How to Talk to Your Child About Mental Health
Having the conversation with kids about mental health with children isn't always an easy conversation to have. While important, starting the conversation about mental health disorders such as anxiety, depression, and substance abuse can be overwhelming for some parents. Experts say that learning to have these conversations is the first step in helping you help your child.
Children, and specifically teens and tweens aren't always going to be the one to bring up the conversation for many different reasons. Some children may not understand that what they are going through is beyond normal stress, but rather a mental health disorder. Fear that parents won't believe them, and being labeled an "overly emotional teenager" is another reason that may prevent your child from opening up. It can be uncomfortable for many children to admit when something is wrong, especially when it comes to their mental health. They may fear that a parent will worry or "freak out", and take away privileges. Many of these reason are a result of the role that stigma plays regarding mental health. Children don't want to be labeled as "weird or crazy" or that they can't handle life's challenges.
When parents are the ones to start the conversation, it shows your child that the subject of mental health is always welcomed and encouraged. By planning ahead and learning about the different resources available, parents are able to broach the topic much more calmly and confidently.
Before talking to your child about mental health disorders, it is helpful to begin the conversation by talking about mental health in more general terms. Here are a couple of videos to help you start the conversation, depending on the age of your child.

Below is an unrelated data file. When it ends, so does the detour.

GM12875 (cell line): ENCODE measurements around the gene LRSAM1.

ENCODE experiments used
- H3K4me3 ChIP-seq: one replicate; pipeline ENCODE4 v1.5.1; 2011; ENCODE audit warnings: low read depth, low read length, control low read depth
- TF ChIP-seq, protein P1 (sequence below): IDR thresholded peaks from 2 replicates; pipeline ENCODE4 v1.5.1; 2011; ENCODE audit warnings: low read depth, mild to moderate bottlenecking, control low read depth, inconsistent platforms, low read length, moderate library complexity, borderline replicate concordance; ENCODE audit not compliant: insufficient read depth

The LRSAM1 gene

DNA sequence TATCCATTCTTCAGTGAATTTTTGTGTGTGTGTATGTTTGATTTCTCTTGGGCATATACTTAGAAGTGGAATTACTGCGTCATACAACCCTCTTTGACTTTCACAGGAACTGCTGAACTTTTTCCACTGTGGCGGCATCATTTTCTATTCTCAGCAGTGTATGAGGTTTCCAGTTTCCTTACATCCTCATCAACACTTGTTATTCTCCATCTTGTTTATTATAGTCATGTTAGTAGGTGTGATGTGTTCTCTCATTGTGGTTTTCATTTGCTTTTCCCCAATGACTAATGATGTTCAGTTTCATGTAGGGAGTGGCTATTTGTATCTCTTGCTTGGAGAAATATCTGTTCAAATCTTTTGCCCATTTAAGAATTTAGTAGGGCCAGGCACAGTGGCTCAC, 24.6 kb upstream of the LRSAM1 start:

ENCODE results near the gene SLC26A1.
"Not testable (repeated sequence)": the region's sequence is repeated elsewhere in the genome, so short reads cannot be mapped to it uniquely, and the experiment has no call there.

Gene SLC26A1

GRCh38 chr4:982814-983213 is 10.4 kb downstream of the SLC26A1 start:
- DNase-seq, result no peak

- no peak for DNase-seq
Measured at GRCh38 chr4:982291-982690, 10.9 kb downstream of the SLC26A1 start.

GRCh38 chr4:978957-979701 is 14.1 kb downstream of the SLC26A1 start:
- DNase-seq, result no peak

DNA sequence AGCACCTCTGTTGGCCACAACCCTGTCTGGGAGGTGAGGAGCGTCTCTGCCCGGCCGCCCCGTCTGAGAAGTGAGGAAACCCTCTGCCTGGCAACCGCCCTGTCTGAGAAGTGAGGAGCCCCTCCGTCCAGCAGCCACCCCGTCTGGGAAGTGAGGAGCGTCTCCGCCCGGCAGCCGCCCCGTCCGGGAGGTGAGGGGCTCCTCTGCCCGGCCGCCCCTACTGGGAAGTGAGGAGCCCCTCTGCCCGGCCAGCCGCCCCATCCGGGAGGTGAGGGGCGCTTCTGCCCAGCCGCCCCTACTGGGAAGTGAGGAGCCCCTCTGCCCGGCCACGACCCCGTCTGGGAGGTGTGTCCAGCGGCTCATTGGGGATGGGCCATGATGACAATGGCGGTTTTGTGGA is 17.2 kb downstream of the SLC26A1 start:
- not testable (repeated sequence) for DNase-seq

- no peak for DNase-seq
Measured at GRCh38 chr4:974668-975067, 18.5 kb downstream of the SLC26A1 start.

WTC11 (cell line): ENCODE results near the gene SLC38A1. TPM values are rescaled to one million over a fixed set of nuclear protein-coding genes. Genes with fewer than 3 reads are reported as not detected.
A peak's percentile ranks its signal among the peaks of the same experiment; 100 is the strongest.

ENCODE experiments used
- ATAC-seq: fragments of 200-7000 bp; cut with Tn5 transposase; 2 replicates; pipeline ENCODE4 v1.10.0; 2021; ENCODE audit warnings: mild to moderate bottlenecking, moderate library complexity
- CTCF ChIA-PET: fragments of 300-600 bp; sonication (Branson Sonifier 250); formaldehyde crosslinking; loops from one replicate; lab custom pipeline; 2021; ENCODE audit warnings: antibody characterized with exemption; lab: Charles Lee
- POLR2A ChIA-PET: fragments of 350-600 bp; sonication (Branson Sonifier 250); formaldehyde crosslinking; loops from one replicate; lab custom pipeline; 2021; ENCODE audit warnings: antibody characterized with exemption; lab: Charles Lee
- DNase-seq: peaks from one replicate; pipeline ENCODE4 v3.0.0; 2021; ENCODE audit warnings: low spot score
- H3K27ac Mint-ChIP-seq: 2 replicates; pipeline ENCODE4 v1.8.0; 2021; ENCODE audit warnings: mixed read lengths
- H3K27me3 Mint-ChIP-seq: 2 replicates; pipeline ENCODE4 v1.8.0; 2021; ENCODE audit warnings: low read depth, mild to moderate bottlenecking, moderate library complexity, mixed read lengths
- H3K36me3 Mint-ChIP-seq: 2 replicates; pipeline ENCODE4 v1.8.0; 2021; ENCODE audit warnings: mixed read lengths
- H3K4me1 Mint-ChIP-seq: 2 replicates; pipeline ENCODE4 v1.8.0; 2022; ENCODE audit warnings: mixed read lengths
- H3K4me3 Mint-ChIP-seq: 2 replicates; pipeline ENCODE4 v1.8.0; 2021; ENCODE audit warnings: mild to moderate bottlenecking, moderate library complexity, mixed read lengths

Grades K-3: Talking Mental Health
Grades 4-6: We All Have Mental Health
Grades 6-8: Mental Health: The Basic
Here are a few additional resources to help parents start the conversation about mental health with their child:
Once you help your child understand that everyone has mental health, you can then begin to talk about different common mental health disorders. Kids are naturally curious and are already hearing about different mental health disorders such as anxiety, depression, substance abuse, and eating disorders. Myths and misinformation about different mental health disorders can lead to anxiety, increased stereotypes, and stigma. Because 1 in 6 children are faced with a mental health disorder, it is important that children learn the facts, and understand that these disorders are treatable.
do your research ahead of time so that you are prepared to answer common questions
make sure to be genuine, especially when talking to teens (they can often see right through a parent who is "faking it"
communicate in a straightforward manner
communicate at a level that is appropriate to a child's age and development level
have the discussion when the child feels safe and comfortable (while doing chores, in the care, cooking dinner together, taking a walk together)
watch their child's reaction during the discussion
slow down or back up if the child becomes confused or looks upset
allow for silence
For more information on how to talk to your child about mental health disorders, check out the following links:
One way you can explain different mental health disorders to children is through books or videos. Here are a few suggested book links that explain common child mental health challenges and disorders in a developmentally appropriate way.
Here are a few videos that explains 7 common mental health disorders in children and adolescents. I encourage parents to view the videos ahead of time and then watch them with your child. This allows you to prepare for questions and to make sure the videos are developmentally appropriate. Most of these videos are most appropriate for older kids (5-8 grade)
Generalized Anxiety Disorder
Separation Anxiety Disorder (appropriate for young kids K-3 grade)
Social Anxiety Disorder
Obsessive Compulsive Disorder (OCD)
PostTraumatic Stress Disorder (PTSD)
Check out this helpful infographic!
I hope that this information is helpful as you begin to start (or continue) the conversation about mental health with your child.
If you have any questions and/or concerns about your child's mental health or how to talk to your child about mental health disorders, please do not hesitate to contact Leah Molloy, school counselor at L.Molloy@stbs.org